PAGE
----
Americans have a mottled history. We are not always the guys in the white hats. But we have enough examples of times when we got it right, to be able to define that quality and to know that we can do it. The Baby Boomers who today are in their fifties, sixties and seventies received that legacy from their parents, the greatest generation. And so it is that the Baby Boomers should well know just how lucky they were to be born when and where they were. They had the chance to grow up with this emerging industrial giant and to reap the benefits of being an American in an age when America dominated the entire world. The same can not be said for the young people today, facing a bleak future in a Wal-Mart driven economy.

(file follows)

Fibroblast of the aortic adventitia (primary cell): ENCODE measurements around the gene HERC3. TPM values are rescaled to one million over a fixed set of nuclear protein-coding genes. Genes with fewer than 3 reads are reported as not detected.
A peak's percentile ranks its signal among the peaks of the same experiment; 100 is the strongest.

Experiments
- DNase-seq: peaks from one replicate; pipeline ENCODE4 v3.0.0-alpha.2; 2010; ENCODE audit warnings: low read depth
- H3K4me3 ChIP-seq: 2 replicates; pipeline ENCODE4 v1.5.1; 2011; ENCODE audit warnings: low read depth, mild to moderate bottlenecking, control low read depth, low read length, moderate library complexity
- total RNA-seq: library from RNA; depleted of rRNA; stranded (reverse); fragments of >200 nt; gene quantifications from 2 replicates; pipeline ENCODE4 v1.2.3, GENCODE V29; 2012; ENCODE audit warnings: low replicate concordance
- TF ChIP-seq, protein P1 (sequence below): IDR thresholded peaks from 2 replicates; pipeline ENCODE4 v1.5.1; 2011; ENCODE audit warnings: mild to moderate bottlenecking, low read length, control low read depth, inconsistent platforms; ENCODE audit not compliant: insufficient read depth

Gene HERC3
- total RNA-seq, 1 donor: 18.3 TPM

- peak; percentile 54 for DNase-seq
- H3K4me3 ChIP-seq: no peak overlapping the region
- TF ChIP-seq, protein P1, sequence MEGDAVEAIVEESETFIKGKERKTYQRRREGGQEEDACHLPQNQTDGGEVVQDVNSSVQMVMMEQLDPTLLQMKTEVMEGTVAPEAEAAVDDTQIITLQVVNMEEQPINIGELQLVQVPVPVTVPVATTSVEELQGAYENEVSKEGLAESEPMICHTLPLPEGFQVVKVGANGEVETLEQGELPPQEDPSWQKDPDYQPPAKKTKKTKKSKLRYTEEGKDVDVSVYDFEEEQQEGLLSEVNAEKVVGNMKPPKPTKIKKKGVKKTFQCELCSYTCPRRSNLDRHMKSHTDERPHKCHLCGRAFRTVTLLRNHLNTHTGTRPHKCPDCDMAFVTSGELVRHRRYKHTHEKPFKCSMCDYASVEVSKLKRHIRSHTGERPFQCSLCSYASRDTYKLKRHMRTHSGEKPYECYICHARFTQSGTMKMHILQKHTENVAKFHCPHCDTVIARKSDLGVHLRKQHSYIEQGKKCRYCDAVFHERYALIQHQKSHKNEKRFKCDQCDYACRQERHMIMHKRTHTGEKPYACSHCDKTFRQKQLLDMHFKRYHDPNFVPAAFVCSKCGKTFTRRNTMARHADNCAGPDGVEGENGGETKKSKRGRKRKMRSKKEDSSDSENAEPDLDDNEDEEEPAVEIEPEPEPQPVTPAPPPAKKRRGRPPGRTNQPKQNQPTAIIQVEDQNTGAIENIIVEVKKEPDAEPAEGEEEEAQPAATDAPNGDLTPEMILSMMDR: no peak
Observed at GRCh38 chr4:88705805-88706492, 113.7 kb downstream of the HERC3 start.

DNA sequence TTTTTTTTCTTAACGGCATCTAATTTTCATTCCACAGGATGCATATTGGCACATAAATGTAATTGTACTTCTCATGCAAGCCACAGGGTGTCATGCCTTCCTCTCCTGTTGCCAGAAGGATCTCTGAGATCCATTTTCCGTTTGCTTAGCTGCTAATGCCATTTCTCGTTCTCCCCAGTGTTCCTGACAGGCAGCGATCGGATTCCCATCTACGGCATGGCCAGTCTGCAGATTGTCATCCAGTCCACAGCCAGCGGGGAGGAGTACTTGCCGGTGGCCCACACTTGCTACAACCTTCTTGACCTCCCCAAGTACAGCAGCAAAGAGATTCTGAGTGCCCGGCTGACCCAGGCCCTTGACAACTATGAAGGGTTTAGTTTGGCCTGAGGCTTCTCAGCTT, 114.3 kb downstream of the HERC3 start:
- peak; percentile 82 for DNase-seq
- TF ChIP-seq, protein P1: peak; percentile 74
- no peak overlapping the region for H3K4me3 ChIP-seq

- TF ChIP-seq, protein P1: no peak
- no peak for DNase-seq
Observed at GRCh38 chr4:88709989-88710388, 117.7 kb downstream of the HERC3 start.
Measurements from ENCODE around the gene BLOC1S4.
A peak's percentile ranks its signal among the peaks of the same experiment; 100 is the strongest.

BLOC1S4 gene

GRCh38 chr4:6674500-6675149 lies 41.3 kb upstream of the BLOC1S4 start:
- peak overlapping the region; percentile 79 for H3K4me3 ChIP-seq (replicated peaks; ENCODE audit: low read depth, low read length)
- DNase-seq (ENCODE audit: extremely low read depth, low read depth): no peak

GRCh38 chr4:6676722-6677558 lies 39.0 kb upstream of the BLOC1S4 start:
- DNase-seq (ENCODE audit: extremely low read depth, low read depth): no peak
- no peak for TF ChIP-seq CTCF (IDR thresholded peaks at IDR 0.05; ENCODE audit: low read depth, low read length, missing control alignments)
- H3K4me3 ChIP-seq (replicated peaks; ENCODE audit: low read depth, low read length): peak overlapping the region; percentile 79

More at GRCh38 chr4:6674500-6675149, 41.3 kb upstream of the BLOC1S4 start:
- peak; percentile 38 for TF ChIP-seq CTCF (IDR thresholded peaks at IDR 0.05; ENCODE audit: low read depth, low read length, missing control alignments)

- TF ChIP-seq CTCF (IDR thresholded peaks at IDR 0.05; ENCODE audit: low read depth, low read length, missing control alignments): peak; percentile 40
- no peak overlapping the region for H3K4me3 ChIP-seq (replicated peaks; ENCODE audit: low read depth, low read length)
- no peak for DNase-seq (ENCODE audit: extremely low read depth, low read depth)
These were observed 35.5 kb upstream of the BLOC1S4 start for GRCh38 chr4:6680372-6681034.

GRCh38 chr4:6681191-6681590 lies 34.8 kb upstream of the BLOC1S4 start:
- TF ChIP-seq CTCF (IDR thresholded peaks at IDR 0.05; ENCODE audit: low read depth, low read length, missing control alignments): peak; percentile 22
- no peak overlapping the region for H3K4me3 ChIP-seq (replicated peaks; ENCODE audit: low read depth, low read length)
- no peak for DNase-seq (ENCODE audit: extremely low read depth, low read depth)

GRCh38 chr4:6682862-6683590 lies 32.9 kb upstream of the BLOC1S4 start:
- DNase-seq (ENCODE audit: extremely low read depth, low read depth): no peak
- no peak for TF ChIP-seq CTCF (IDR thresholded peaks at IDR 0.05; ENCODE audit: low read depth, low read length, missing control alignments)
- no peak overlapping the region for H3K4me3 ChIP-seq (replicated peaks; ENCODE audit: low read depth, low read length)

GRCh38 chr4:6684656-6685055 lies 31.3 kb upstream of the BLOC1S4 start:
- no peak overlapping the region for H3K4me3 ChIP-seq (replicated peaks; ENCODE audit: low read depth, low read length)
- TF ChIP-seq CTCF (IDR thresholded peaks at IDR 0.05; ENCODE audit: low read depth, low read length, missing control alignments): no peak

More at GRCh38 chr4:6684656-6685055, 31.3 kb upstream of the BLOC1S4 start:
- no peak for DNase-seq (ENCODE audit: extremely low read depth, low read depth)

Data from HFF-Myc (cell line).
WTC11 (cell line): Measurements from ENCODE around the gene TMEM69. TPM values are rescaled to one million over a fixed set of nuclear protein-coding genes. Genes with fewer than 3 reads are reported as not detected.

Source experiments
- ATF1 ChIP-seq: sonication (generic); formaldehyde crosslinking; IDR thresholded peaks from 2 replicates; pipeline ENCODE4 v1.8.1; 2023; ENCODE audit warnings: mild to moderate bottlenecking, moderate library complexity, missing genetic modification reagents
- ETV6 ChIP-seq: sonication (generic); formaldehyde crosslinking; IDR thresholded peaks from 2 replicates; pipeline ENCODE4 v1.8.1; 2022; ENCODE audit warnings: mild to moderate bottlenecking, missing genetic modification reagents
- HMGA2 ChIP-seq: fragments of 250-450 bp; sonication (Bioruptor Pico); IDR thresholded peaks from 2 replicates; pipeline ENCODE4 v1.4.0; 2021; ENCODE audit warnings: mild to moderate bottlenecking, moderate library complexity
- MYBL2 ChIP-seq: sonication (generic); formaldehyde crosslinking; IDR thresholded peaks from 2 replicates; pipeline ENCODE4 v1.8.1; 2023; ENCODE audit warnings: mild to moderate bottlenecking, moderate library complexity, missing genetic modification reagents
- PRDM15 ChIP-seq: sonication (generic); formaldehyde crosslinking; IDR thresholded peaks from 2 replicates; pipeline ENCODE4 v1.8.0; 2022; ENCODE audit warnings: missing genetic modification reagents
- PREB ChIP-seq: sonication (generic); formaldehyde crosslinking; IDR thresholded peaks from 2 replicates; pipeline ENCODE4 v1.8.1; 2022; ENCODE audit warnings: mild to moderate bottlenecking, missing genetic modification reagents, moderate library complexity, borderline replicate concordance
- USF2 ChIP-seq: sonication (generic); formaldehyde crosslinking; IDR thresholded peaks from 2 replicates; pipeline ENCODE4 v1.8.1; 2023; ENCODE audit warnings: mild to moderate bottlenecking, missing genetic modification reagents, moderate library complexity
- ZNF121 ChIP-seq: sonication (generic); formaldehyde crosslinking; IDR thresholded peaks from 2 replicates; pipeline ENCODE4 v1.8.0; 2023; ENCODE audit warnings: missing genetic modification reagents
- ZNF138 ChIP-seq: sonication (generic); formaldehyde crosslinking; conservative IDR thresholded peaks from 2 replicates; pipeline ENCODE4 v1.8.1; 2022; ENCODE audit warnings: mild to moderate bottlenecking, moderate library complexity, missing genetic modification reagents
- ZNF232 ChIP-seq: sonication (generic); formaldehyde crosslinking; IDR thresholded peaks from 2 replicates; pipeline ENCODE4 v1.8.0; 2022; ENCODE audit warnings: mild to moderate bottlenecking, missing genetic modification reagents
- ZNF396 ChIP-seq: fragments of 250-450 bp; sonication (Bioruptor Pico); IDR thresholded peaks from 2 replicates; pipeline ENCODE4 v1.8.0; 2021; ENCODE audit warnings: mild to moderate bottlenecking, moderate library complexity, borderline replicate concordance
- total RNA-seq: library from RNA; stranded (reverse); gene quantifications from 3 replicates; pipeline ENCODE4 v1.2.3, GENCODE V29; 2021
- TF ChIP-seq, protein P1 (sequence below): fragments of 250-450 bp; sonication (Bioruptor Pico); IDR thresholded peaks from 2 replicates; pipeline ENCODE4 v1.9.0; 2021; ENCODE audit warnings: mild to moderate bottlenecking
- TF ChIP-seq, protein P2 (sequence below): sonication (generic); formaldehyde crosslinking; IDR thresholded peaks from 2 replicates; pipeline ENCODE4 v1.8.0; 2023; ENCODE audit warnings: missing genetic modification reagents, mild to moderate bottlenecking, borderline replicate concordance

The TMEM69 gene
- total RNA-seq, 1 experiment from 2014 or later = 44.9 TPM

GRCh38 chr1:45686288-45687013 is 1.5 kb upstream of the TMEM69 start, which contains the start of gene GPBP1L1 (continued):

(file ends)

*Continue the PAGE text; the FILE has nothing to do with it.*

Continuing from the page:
Martin Luther King, Jr. once said that, “it is never the wrong time to do the right thing.” In our hearts, we all know what is the right thing. Some of us just don’t want to have to pay for it. Some of us don’t want to have to spend their money to help others in need. Some of us have chosen to put their own interests above those of our country, our children and the generations to come. And so some of us would cast our votes for a candidate whose policies and allegiances have fortified the walls of the Bastille, to keep the rabble separated from the explosive gunpowder within. You know who you are. You are cowards.